I am writing from snowy Europe. I am hoping the weather will not delay my flights today and that I can return to warm and sunny Cape Town.
This reflection on the weather as my starting point for March’s newsletter is filled with irony. I want it to stop snowing in Europe so that my flight schedule is not disrupted. I want it to start raining in Cape Town so that we can get relief from the drought.
And is my wanting going to make any difference to the weather? Unlikely!
We are so deeply desirous of control, and that we have so little of it.
I’ve recently had two stark examples of this human conundrum: I’ve been in Europe working with 24 people from all the contours of the map: from South America to the Philippines and many countries in between. The topic was Facilitation.
This was a courageous group of learners, who spent much of their time with us stepping out of their comfort zones and into the challenge of being present in front of the room.
Prior to their final assignment, I was struck by the trajectory of their questions: many of them boiled down to this:
How can I control the outcome of what happens when I facilitate a group?
And how can I make sure that I get it right?
And we know, don’t we, that the answer to that is: you can’t.
Life is what happens to you whilst you are busy making plans! There is a delicious paradox embedded in this puzzle.
Because the answer is not to not make any plans. Nor is it to abandon preparation. In fact, we worked in some depth around preparation.
Preparation and plans, being organised and thinking ahead:
all of these activities create a sense of stability, a platform, a foundation – from which to move into the unpredictable nature of each moment of NOW!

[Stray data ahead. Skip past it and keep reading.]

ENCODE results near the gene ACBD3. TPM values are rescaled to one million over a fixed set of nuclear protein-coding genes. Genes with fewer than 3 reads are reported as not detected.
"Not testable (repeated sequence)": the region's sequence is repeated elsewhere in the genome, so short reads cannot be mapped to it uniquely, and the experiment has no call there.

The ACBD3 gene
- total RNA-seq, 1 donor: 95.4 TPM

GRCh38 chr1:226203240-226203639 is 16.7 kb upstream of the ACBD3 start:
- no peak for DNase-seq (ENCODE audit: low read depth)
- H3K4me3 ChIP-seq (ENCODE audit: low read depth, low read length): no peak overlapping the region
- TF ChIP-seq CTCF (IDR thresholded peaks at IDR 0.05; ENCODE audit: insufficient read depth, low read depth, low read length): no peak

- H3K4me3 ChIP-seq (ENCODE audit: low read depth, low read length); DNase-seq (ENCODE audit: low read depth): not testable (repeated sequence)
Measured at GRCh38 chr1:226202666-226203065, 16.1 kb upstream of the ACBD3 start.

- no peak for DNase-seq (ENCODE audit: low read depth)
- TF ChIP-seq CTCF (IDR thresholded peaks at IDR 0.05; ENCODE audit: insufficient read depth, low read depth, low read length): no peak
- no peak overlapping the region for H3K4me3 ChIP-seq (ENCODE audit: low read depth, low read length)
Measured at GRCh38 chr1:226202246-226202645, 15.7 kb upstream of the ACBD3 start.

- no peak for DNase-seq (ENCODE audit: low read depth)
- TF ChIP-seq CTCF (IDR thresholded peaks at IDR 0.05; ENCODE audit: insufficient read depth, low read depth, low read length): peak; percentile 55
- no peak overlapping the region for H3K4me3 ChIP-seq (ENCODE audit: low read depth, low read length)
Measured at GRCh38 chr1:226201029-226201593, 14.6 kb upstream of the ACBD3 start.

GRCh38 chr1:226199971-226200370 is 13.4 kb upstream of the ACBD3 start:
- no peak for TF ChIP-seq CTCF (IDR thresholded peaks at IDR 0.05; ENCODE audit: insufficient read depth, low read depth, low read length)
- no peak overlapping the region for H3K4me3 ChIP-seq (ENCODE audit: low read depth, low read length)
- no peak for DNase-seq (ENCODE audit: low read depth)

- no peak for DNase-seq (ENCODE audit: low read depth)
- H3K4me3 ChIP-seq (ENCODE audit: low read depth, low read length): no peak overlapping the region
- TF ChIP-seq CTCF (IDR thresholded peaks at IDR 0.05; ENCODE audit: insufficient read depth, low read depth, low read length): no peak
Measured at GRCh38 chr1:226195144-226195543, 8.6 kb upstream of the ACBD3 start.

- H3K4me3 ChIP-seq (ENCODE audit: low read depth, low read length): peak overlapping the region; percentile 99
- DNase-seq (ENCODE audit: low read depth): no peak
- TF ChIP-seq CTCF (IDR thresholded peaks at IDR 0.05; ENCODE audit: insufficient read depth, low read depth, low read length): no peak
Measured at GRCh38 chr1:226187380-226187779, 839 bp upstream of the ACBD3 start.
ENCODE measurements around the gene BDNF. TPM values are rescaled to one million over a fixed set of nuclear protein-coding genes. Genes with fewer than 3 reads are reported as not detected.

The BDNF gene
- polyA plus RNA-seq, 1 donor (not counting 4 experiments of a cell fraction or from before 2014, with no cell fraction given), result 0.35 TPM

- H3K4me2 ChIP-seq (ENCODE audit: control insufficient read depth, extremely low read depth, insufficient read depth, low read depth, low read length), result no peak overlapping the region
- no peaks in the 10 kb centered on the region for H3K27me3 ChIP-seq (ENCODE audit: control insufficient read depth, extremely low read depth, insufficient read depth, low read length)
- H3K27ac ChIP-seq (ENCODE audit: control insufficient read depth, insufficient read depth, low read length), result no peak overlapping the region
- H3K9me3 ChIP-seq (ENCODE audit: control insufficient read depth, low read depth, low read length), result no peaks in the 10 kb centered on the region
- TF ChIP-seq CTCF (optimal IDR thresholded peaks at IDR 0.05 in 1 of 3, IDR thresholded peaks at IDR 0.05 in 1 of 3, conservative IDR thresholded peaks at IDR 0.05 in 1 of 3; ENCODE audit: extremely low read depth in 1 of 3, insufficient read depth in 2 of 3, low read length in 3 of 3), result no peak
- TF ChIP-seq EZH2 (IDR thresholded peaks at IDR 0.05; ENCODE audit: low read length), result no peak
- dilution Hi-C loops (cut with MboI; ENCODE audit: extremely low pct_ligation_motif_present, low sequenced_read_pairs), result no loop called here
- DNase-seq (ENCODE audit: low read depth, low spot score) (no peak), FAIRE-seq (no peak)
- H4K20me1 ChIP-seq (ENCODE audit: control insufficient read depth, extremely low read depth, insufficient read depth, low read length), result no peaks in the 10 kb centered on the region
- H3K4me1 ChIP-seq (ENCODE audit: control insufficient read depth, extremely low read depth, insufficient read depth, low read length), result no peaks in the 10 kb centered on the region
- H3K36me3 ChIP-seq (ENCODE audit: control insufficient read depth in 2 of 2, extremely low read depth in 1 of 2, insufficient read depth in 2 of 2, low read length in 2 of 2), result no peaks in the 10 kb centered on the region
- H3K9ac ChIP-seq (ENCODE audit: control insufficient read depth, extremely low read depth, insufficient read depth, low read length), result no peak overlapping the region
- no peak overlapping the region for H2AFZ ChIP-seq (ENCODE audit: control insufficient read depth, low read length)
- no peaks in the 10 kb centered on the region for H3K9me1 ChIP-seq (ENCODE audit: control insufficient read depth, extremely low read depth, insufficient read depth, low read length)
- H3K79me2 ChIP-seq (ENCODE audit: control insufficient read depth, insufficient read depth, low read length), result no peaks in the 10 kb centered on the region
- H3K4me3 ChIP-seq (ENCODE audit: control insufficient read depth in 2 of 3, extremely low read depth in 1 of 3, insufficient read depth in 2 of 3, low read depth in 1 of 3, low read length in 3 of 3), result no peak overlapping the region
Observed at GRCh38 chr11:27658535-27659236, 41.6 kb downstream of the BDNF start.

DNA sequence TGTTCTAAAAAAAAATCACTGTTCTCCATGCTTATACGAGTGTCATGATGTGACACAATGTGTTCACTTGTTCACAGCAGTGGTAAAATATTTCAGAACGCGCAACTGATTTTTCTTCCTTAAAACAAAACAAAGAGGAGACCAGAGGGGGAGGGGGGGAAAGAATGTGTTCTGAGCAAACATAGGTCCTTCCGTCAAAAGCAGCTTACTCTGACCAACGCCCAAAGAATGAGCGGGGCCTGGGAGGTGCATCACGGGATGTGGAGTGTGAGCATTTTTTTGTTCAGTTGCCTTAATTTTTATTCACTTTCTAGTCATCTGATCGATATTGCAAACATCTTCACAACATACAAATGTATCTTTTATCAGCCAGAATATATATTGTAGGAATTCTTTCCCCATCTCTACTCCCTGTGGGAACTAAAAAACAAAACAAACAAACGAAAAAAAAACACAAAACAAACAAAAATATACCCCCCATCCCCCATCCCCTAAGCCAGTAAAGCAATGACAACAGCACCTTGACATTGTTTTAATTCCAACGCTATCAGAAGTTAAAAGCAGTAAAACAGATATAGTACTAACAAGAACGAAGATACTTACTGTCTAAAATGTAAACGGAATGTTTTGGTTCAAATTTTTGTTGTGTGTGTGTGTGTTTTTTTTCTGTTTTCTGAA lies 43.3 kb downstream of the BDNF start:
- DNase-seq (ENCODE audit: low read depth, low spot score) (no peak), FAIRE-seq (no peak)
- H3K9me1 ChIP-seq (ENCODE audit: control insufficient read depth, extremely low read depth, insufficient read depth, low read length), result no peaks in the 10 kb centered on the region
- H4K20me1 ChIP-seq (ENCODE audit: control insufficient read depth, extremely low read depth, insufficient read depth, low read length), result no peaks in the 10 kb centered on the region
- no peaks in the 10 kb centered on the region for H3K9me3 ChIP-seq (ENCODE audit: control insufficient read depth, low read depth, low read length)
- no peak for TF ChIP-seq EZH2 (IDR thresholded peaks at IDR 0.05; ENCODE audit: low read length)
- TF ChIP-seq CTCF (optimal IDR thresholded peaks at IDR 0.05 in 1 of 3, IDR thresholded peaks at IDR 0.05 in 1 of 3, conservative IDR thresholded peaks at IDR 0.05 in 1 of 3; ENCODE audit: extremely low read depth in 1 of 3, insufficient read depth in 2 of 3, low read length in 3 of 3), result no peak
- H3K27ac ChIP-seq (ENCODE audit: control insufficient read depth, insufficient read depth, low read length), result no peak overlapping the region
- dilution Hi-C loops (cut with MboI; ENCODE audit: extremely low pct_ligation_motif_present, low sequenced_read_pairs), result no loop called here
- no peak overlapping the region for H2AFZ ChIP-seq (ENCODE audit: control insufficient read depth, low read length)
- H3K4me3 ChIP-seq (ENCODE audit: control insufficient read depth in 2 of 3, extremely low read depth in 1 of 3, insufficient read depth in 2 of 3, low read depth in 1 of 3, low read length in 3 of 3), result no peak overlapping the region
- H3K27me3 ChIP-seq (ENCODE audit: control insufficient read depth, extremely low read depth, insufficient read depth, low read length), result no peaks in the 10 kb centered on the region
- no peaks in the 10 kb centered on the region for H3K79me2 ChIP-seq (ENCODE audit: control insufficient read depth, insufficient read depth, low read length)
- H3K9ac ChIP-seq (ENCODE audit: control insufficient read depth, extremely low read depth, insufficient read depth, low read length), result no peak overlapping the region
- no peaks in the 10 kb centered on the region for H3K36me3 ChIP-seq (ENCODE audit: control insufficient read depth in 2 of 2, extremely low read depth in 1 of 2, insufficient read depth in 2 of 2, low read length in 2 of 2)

I think of the moment when birds take flight and trust to the air currents. I think of the sailors for whom the earth was still flat, who nonetheless set sail for the edge of the world.
I think of the fathomless depth to which our courage must plumb in order to step into each moment of this wild and chaotic experience we call life.
I think of the Thinking Environment components of Encouragement and Ease – the human wings that can support us as we face the unknown arising of our futures coming to meet us in each moment.
I don’t have a single answer: but I do know that control has little to do with it.
My second experience, an ongoing one, is supporting someone I love who is gripped in the despair of depression. As I listen and listen I have to sit with the helpless knowing that in the end only she can find it in herself to make a different choice: the decision to be happier.
How to stay open and loving and compassionate in the face of someone’s seeming to have forgotten how to make that choice. Are they able? Are they willing?
And to have no control over the answer to that, when I want it as badly as I want rain to fall in Cape Town: well that’s a lesson in letting go of being in control.
And what ignites hope in me time and again, as I have often said in my newsletters, is my unswerving faith in the human spirit.
Watching the Facilitators in our seminar step up to being at the front of the room, embodying their own unique presence, was inspiring.
It showed me, again, as I have been shown so many times, that the courage to own who you are and inhabit yourself as fully as possible is a form of personal authority that supplants control, and allows each of us to take to our own inimitable flight path through life.